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Regulators are rarely accused of being too candid. But Adair Turner’s observation that the financial sector is too large has seen the chairman of Britain’s Financial Services Authority swamped by a wave of protest.
Executives, lobby groups and even Boris Johnson, London’s Mayor, have responded with dire warnings about the risks of undermining the financial sector. This knee-jerk response shows the industry still fails to understand the consequences of the crisis it helped to cause. It is high time bankers engaged in a proper debate about their future.
The criticism of Turner takes two familiar forms. First, financial services businesses and their employees pay lots of tax. Second, tougher regulation could drive this valuable activity elsewhere. Both arguments have some limited merit. However, this narrow defence fails to address the broader question of the banking industry’s function, and its relationship with the state.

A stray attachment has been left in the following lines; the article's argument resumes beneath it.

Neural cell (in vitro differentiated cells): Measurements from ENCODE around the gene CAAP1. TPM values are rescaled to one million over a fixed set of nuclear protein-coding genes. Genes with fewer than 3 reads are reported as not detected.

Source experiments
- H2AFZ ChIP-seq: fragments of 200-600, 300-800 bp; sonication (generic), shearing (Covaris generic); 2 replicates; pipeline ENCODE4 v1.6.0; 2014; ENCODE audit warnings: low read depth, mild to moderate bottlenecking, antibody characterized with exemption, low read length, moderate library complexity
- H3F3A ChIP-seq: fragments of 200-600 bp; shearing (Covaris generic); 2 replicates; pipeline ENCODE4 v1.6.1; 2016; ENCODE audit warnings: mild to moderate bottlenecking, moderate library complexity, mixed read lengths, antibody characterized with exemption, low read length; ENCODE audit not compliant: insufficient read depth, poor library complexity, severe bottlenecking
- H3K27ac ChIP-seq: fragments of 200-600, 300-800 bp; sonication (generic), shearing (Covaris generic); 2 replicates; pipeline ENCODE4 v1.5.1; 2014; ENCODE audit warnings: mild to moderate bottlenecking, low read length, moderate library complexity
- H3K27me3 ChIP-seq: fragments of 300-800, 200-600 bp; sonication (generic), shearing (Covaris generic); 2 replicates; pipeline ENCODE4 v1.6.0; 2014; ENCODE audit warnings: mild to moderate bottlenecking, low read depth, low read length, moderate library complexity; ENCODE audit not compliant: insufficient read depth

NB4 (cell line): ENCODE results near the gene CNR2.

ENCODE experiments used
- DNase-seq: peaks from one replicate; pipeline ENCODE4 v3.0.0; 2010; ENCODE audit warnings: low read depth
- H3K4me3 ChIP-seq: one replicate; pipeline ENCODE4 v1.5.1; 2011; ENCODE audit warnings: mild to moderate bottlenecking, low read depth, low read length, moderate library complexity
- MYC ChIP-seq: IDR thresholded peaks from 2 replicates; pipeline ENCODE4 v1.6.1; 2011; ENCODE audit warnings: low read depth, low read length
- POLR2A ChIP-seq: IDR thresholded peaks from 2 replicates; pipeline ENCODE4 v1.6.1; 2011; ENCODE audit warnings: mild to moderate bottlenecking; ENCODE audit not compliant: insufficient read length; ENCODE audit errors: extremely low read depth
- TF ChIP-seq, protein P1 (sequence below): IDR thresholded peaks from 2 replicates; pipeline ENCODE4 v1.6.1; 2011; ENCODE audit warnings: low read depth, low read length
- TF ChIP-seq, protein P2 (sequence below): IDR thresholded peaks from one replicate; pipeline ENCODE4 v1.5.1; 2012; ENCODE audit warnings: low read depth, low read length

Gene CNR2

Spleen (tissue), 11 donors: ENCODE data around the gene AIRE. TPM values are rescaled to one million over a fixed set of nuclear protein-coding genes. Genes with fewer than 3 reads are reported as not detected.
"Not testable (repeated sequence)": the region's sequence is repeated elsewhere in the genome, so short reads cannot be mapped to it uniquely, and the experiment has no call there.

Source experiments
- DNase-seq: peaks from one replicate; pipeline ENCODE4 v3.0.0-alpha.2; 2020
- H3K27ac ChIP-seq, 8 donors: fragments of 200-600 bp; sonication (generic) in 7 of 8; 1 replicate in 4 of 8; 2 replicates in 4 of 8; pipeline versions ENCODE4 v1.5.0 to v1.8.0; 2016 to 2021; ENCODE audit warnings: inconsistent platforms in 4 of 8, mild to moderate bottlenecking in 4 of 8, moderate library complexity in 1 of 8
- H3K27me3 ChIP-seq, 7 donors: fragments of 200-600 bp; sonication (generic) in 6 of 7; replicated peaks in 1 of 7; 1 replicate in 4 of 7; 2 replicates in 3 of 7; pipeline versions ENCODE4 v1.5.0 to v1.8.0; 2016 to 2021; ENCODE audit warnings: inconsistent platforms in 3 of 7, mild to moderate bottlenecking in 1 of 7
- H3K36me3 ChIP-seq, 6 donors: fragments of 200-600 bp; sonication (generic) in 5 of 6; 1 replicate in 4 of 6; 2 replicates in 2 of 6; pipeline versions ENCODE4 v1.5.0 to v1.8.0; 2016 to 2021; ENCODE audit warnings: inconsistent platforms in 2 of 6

It is true that big banks have in the past paid a lot of tax, as have most of their employees. However, these historical receipts must be weighed against the trillions of dollars of public money that governments have been forced to commit to prop up their banking systems.
After the debacle of UBS’s American tax row, Berne can chalk up a small victory.
That deal effectively blows a hole in the country’s vaunted bank secrecy, whatever the official bluster. However, the government can be proud of being the first European government to sell the equity stake it took to support its banking sector during the crisis.